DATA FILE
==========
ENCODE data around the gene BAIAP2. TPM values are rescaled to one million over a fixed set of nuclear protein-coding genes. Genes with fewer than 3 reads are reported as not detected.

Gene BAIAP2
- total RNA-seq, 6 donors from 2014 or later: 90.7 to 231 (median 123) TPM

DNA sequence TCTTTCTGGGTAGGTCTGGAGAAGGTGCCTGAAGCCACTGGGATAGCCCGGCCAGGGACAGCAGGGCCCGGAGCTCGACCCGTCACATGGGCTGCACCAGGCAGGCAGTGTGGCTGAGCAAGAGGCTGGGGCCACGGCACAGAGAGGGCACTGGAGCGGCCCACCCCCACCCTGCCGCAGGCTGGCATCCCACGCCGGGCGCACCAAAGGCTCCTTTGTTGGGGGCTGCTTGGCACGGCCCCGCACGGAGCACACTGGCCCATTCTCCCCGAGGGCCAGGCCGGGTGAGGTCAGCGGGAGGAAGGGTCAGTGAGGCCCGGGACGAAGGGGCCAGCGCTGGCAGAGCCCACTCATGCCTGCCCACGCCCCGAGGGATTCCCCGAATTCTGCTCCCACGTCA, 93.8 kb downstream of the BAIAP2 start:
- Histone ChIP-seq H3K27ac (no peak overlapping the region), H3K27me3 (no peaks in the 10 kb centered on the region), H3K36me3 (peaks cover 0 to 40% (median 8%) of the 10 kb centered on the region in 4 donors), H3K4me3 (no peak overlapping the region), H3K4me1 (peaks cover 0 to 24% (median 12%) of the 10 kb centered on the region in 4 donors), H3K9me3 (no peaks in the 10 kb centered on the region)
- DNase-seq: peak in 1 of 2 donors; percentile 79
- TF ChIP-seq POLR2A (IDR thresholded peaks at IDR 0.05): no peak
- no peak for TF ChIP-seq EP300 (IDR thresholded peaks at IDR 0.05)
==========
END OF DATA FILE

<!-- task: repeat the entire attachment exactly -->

ENCODE data around the gene BAIAP2. TPM values are rescaled to one million over a fixed set of nuclear protein-coding genes. Genes with fewer than 3 reads are reported as not detected.

Gene BAIAP2
- total RNA-seq, 6 donors from 2014 or later: 90.7 to 231 (median 123) TPM

DNA sequence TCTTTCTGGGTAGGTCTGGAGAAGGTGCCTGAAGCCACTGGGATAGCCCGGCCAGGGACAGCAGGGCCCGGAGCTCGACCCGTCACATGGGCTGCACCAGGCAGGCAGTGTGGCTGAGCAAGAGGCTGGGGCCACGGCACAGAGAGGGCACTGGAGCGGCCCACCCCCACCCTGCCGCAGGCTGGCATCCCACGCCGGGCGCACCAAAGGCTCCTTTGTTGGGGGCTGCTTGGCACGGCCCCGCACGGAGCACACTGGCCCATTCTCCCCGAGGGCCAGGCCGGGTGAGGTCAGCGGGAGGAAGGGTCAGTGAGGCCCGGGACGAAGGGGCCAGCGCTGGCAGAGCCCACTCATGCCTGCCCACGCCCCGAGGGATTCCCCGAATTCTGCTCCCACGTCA, 93.8 kb downstream of the BAIAP2 start:
- Histone ChIP-seq H3K27ac (no peak overlapping the region), H3K27me3 (no peaks in the 10 kb centered on the region), H3K36me3 (peaks cover 0 to 40% (median 8%) of the 10 kb centered on the region in 4 donors), H3K4me3 (no peak overlapping the region), H3K4me1 (peaks cover 0 to 24% (median 12%) of the 10 kb centered on the region in 4 donors), H3K9me3 (no peaks in the 10 kb centered on the region)
- DNase-seq: peak in 1 of 2 donors; percentile 79
- TF ChIP-seq POLR2A (IDR thresholded peaks at IDR 0.05): no peak
- no peak for TF ChIP-seq EP300 (IDR thresholded peaks at IDR 0.05)